Good Grazing Makes for Healthy Pastures, People, and Planet

Posted on Wednesday, March 1st, 2017 by

In her new book, The Art of Science and Grazing, nationally known grazing consultant Sarah Flack identifies the key principles and practices necessary for farmers to design, and manage, successful grazing systems. This book is an essential guide for ruminant farmers who want to crate grazing systems that meet the needs of their livestock, pasture […]

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How ‘more food per field’ could help save our wild spaces

Posted on Wednesday, March 1st, 2017 by

Agricultural expansion is a leading cause of wild species loss and greenhouse gas emissions. However, as farming practices and technologies continue to be refined, more food can be produced per unit of land – meaning less area is needed for agriculture and more land can be ‘spared’ for natural habitats. While this may sound […]

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Landowners Encouraged To Convert Old Farmland To Wetlands

Posted on Wednesday, March 1st, 2017 by

State officials want landowners to convert old farmland to wetlands. The USDA Natural Resources Conservation Service is accepting applications for its Agricultural Conservation Easement Program. The government helps landowners install levees and plant native grasses and trees. It’s part of the national Farm Bill and is designed to restore and protect wetlands across the […]

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Building a sustainable future: A history of conservation agriculture in southern Africa

Posted on Wednesday, February 22nd, 2017 by

by Christian Thierfelder, Johnson Siamachira / June 23, 2016 This story is one of a series of features written during CIMMYT’s 50th anniversary year to highlight significant advancements in maize and wheat research between 1966 and 2016. HARARE, Zimbabwe (CIMMYT) — When practiced unsustainably, agriculture has led to environmental degradation and famine, which have […]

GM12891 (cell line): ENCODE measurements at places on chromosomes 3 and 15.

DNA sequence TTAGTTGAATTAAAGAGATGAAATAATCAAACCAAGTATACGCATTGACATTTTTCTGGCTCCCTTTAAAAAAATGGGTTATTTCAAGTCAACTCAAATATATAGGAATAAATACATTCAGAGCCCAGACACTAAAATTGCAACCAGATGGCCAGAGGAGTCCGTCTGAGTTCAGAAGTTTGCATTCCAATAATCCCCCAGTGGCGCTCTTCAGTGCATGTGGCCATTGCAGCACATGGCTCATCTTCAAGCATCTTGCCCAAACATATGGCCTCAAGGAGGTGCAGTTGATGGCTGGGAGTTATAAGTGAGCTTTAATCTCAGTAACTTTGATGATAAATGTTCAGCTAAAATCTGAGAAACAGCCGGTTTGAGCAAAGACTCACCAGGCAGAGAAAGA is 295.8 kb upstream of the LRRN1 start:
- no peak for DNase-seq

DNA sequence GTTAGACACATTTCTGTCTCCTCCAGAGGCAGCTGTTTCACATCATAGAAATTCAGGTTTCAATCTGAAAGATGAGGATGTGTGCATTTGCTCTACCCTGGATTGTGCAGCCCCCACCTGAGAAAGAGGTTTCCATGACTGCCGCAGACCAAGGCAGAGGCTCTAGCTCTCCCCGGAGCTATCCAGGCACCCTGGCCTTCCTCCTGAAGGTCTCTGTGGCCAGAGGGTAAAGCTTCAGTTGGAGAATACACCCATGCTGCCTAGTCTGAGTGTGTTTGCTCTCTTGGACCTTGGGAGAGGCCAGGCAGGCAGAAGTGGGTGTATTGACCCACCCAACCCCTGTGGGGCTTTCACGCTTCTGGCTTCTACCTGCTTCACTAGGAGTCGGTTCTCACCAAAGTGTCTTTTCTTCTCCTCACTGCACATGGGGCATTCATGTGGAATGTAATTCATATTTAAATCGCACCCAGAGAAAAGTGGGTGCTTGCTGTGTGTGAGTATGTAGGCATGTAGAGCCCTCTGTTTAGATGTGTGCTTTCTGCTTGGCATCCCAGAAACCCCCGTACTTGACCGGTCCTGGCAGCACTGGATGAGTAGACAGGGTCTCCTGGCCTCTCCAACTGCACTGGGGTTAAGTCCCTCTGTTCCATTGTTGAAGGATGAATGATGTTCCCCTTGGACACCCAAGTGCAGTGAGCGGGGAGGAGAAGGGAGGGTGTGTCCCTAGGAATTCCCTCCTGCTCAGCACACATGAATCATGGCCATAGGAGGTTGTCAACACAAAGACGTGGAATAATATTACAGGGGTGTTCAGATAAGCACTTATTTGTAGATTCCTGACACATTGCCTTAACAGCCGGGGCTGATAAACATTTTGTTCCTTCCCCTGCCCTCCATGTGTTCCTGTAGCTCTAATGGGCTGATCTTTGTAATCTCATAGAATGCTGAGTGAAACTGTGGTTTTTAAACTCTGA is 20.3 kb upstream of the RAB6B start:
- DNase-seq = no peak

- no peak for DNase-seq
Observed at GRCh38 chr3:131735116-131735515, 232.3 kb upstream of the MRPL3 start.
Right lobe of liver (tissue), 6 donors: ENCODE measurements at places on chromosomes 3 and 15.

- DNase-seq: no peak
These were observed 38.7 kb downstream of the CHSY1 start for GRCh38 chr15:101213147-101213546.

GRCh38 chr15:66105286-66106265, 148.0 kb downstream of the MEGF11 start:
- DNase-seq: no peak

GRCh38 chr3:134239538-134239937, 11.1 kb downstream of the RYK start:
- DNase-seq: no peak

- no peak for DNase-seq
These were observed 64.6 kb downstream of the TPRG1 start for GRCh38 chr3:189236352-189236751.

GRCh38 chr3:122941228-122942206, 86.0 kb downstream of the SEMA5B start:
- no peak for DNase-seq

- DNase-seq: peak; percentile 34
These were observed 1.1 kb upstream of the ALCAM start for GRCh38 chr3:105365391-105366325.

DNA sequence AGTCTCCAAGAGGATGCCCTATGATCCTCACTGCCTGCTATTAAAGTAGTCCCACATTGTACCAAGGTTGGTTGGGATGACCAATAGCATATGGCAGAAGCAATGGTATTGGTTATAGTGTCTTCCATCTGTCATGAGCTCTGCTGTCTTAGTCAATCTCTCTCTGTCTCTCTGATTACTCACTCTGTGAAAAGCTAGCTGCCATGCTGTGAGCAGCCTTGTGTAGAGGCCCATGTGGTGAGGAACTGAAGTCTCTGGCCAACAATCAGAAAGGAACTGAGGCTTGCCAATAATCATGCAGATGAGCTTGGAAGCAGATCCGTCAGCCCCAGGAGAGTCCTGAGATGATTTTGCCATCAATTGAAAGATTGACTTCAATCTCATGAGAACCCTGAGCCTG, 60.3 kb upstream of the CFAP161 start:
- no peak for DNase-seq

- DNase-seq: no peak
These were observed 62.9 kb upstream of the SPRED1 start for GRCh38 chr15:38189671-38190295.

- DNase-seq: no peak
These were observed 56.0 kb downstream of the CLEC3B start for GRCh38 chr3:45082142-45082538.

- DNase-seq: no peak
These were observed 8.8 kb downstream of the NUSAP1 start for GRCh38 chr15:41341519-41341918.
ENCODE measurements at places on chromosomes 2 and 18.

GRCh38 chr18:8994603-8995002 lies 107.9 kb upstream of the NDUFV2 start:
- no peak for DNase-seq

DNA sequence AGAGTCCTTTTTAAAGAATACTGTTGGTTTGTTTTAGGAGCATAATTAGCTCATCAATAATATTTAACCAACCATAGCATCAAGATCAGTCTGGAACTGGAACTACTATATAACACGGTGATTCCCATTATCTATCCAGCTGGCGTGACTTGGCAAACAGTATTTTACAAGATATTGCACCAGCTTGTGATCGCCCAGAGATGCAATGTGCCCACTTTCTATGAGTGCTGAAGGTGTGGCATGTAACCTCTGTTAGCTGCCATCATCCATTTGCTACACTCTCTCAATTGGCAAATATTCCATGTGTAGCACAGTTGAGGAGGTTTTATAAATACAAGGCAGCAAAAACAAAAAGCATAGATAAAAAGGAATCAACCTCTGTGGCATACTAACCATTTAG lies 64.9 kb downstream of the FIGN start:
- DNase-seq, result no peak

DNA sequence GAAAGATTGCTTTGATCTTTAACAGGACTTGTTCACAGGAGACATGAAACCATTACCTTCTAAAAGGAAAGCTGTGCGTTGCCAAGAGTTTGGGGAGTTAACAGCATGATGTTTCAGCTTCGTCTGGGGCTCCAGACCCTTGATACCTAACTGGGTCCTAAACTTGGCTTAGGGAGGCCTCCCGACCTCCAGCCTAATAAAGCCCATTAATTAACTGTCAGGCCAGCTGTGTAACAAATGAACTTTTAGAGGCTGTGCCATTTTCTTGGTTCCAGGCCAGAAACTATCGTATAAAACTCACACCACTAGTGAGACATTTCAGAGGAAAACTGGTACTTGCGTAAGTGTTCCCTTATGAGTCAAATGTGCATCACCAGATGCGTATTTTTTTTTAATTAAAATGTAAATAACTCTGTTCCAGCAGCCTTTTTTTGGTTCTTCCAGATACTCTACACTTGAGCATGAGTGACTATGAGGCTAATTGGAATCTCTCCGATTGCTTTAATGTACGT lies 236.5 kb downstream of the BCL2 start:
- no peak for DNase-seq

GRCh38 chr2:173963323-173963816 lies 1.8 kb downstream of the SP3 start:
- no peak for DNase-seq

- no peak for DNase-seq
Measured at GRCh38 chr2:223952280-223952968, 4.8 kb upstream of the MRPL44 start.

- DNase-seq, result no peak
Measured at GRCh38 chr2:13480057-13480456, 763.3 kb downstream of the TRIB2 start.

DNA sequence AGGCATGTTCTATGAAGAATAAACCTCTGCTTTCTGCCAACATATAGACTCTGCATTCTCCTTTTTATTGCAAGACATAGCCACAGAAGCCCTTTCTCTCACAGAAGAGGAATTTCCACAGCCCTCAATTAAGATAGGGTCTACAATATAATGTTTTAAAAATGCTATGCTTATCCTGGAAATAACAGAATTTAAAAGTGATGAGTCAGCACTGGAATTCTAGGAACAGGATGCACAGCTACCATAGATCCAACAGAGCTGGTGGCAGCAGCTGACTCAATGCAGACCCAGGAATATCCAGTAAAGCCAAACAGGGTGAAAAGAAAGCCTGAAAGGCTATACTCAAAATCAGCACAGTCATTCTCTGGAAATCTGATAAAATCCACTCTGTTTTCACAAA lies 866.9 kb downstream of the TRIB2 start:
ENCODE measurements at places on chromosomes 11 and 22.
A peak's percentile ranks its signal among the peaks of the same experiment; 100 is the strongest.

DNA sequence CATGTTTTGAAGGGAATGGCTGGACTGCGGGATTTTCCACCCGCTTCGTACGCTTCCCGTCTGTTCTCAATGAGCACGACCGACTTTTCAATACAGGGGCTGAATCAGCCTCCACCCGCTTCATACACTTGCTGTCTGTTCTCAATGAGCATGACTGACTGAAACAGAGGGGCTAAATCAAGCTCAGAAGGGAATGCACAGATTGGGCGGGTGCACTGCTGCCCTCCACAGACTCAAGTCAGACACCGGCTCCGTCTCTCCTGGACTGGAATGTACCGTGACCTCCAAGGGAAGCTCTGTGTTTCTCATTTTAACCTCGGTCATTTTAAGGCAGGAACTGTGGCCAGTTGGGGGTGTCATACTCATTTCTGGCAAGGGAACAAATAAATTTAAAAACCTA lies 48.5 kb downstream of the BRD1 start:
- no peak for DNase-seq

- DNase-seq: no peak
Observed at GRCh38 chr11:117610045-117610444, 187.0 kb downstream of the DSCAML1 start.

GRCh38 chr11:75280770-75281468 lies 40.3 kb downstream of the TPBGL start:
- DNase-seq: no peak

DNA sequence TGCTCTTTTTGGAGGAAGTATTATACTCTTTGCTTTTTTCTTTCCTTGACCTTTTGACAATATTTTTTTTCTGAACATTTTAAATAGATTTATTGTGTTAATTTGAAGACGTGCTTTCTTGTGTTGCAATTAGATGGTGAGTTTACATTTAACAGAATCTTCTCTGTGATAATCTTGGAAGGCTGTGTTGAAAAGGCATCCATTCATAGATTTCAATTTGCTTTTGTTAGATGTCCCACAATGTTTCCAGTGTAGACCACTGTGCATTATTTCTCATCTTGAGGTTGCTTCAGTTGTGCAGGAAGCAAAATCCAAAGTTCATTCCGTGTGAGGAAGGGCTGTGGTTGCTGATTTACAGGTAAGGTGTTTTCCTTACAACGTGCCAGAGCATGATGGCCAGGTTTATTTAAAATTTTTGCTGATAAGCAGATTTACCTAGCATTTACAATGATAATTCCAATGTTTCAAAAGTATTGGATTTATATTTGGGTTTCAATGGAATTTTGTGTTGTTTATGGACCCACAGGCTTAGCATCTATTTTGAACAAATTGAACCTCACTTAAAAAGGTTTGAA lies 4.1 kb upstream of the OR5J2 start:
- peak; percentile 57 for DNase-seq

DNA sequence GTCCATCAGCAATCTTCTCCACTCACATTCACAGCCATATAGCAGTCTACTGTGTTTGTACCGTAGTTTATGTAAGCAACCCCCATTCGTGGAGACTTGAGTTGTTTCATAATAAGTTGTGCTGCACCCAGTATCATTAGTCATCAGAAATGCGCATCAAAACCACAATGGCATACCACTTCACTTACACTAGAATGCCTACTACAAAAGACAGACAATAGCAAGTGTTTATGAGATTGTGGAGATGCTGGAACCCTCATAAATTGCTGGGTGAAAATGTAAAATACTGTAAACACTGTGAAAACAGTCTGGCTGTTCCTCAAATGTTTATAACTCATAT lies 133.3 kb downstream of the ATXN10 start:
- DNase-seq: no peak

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How Carbon Farming Could Reverse Climate Change

Posted on Wednesday, February 8th, 2017 by

As the climate crisis heats up, agriculture is in the hot seat, not only as a contributor to climate change, but also as a potential solution. Eric Toensmeier has spent the last several years tracking both. A lecturer at Yale University, a senior fellow with Project Drawdown, and the author of several books […]

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Saving the World from Catastrophic Climate Change

Posted on Wednesday, February 8th, 2017 by

This article was written for Regeneration International, a project of the Organic Consumers Association, by Courtney White to explain how the latest soil science supports France’s 4 per 1000 Initiative: Soils for Food Security and Climate. One of the most significant events at the recent UN climate summit in Paris went largely unnoticed. We […]

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Carbon farming: What is it, and how can it help the climate?

Posted on Wednesday, February 8th, 2017 by

An ear of corn, swaying gently before a stand of apple trees. A cow chewing slowly on clover. They’re probably not what you think of when you imagine solutions to climate change. But perhaps their time has come. Salamander Springs farm in Berea, Ky., uses carbon-farming techniques to improve soil health and capture carbon. (Credit: […]

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Biochar: Helps Increase Crop Yields And Mitigates Climate Change

Posted on Wednesday, February 8th, 2017 by

Whenever we hear the word biochar, most of us are thinking that this is not a climate-friendly method since it undergoes combustion process and can aggravate greenhouse effect. Though this is a thousand years old industrial technology technique for soil enhancer, some are still confused if it’s the real deal. Is it, in fact, a […]

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Bio-Char Solutions

Posted on Tuesday, February 7th, 2017 by

By Katerina Seligman Here’s how it works in a nutshell: Charcoal has been used as a soil amendment for thousands of years. The rich black soils of the Amazonians supported huge populations on what otherwise would have been very poor soil.  This very old practice is being revived and used on a fairly large scale […]

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Mark Shepard on Restoration Agriculture

Posted on Tuesday, October 4th, 2016 by

One of the world’s foremost authorities on restoration agriculture, Mark Shepard is happy that its popularity is growing but worries that its systemic nature is being misunderstood or “much degraded.” Restoration agriculture calls for the re-imagination of agriculture in which perennial systems replace annual plantings and harvests that expire in one season and leave nothing […]

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